April 15, 2003

Two tenors go wild in Hugo Wolf extravaganza

In honor of the 100th anniversary of the death of composer Hugo Wolf (1860-1903), Symphony Center recently brought in two of the world?s leading tenors?Thomas Hampson and Robert Holl?to perform two separate concerts of his songs. Biographically, Wolf shares much with the lied composers he sought to equal in his music: like Schubert, he died prematurely of syphilis and spent his final days, as did Schumann, in a Viennese asylum. He came of age in Vienna?then the music capital of the world?and became entangled in the fierce aesthetic debates that raged in the city?s periodicals. Upon arriving in Vienna, Wolf declared allegiance to the ?progressive avant-garde??in his day associated with Wagner and Liszt?and began to claim the one compositional realm overlooked by most Wagnerians: the lied. While Brahms, Wagner, and Liszt encouraged Wolf to pursue large-scale forms, it is as an enigmatic, fragmentary miniaturist of great stature that he has been remembered.

Wolf?s fame in the lied genre and his careful treatment of the pre-given texts led him to be called the ?Poet?s Composer.? (One can observe this in Wolf?s titles, which always read in the form ?Poems by Eduard Mörike, set to music by Hugo Wolf?.) But as Eric Sams and Susan Youens have pointed out, Wolf?s music is often at odds with the aesthetic ideologies of the corresponding texts; often we can hear the piano and voice mimicking the conflict between music and poetry. Aside from the relationship between Wolf and his poets, there was a strong ?anxiety of influence? exerted on him by previous composers. In using texts of Eichendorff and Goethe especially, Wolf was very mindful of the tradition of Schubert and Schumann. He once claimed that he never set a poem that had been already successfully set.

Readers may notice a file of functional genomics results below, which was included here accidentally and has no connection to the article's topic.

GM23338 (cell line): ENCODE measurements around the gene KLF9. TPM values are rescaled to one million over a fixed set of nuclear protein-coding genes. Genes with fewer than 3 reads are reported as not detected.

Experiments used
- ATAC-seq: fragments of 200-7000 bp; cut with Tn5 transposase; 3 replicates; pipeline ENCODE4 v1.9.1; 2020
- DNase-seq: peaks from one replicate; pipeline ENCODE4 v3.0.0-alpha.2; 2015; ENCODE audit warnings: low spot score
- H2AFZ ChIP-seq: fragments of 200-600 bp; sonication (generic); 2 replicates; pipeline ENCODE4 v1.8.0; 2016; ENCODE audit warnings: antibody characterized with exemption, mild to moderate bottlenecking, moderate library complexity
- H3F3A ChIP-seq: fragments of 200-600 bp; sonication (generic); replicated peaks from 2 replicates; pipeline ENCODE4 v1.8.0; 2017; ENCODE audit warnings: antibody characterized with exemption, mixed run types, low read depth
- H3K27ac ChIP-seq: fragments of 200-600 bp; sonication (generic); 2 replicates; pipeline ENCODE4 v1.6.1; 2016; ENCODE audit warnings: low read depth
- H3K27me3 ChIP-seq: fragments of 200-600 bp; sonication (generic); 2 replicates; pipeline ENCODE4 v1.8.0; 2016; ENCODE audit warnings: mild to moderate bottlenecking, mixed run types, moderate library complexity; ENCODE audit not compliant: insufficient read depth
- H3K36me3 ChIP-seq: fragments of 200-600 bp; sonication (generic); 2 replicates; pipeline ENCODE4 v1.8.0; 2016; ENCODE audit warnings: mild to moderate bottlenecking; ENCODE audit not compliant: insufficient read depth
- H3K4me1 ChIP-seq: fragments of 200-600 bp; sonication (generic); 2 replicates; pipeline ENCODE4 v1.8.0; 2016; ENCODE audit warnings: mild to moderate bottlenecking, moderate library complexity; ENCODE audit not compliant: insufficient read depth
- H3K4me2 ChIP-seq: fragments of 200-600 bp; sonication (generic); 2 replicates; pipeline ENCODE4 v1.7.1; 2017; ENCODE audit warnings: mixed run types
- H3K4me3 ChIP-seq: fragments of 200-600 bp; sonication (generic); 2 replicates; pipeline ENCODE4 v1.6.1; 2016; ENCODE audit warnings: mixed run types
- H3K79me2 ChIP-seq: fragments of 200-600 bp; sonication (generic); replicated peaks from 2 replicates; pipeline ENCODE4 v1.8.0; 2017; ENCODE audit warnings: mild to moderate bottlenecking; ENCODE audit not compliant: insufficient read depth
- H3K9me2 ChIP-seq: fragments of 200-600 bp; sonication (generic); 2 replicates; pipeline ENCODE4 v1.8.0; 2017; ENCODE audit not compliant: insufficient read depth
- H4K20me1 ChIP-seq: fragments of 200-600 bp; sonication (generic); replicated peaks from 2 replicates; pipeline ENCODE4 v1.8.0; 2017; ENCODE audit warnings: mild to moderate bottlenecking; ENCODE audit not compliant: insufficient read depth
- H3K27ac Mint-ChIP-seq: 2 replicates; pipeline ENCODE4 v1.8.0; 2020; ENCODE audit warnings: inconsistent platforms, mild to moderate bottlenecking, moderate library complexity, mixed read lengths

Wolf?s rather ambivalent attitude towards progress can best be observed in a song Robert Holl performed: ?Heimweh? (?Homesickness?). Mörike?s poem does not stray from the perennial tropes of the distant beloved and the strange foreignness of nature, which were both present in an Eichendorff setting also performed by Holl. Unlike the earlier Eichendorff lyric, Mörike?s treatment uses more ambiguous rhythmic structures, avoiding the more regular quatrains of the earlier poet. Wolf picks up on these themes through his treatment of chromatic material within a tonal context. Rather than seeing tonal expansion take place?a gradual undermining of traditional diatonic-oriented structure?we hear an alternation between the Old World and New World. The simple diatonic material, like the strangely familiar flowers the wanderer encounters, has a false appearance; the structure underlying the larger tonal progressions?an enharmonic minor thirds chain utilizing symmetrical constructions to which diatonic material is highly adverse?conflicts with the more local, easy-going nature of the near-folksong piano accompaniment. Likewise, when the protagonist of the poem?the ?homeless wanderer??cries out that the beautiful flowers on banks of the ever-present brook are but a semblance of beauty and pledges to go forward (even if he has to blind himself with his tears), Wolf responds with his most chromatic shift, created by juxtaposing small isolated sections of harmlessly simple musings; the result is a false appearance of sentimentality. The impression leaves one regarding homesickness not as a longing to return to paradise, but rather as a sense of total disorientation, where the fantasies of home and away mingle rather indeterminately.